Rabindranath Tagore Drama Analysis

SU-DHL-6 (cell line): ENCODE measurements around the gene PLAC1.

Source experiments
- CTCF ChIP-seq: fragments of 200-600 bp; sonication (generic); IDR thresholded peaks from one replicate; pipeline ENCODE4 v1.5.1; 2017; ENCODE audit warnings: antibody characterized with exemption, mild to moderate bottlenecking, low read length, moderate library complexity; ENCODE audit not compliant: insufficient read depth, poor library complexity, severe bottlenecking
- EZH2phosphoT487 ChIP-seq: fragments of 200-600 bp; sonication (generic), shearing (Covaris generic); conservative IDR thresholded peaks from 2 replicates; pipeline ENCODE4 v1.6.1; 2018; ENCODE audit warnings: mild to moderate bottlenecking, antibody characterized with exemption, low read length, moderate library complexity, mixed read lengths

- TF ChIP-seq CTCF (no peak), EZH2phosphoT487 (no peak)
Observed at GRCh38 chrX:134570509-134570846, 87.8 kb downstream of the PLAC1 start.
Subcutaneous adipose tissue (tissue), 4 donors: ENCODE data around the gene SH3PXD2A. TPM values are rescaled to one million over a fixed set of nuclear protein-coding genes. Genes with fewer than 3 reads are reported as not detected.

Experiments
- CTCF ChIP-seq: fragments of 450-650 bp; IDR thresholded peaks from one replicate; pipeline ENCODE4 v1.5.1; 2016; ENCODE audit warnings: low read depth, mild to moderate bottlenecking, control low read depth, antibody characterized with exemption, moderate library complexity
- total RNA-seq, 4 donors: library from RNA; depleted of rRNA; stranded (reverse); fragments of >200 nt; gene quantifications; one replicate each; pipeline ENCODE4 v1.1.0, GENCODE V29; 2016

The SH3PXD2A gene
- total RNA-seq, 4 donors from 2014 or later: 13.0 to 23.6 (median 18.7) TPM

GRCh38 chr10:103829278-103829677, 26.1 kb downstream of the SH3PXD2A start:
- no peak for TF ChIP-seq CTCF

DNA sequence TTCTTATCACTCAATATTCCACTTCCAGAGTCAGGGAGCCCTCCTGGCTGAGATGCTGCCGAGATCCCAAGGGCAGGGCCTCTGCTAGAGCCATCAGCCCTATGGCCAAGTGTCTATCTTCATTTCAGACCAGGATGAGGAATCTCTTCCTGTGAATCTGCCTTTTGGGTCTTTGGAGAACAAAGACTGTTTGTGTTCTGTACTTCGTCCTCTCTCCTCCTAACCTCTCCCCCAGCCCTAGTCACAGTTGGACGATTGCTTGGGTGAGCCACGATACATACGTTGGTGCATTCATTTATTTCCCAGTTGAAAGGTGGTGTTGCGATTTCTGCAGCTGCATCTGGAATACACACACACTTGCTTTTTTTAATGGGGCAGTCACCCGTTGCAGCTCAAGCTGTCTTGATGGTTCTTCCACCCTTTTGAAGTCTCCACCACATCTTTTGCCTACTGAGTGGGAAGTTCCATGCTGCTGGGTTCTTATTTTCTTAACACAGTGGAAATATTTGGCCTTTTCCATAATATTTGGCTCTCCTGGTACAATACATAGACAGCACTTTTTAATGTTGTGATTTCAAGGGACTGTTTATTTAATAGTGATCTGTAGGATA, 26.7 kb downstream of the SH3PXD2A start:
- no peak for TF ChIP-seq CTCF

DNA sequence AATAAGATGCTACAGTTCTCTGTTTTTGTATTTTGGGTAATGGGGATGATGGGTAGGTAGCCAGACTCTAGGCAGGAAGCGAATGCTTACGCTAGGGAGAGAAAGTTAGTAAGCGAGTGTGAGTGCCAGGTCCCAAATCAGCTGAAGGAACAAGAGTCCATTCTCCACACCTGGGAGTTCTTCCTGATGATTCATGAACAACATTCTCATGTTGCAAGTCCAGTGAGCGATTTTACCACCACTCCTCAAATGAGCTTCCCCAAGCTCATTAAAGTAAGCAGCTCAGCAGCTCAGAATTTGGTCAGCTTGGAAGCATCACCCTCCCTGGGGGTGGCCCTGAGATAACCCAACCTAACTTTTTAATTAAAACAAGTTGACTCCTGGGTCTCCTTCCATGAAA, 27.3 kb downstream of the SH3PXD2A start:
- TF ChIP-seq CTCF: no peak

To say that Rabindranath Tagore was a prolific dramatist would be an understatement. In his sixty-year career as a playwright, he wrote more than fifty works in the dramatic mode. He tried his hand at so many different styles that a classification of his dramatic output is essential. Tagore himself applied the following terms to his plays: ntak or ntya (drama), ntyakvya (dramatic poem), ntik (playlet), prahasan (farce), gitintya (musical drama), and nritya-ntya (dance drama). His conventional ntya can be further subdivided into two categories—the early blank-verse dramas The King and the Queen and Sacrifice, and the others, numbering twenty, all written in prose and, with one exception, published after 1907. Although Tagore separately classified seven of his works as “dramatic poems,” they are technically similar to the two verse ntya, the only substantial difference being that the latter are in five acts. Because all seven “dramatic poems” were printed by 1900, it would be appropriate to categorize them chronologically, together with the two poetic plays, as his early dramatic work in verse. To them should be added two of Tagore’s “playlets,” both written in verse, published during this same period. The author also labeled as “playlets” four other dramatic works in prose, published after 1907, of which the most important is Chandlik. While...
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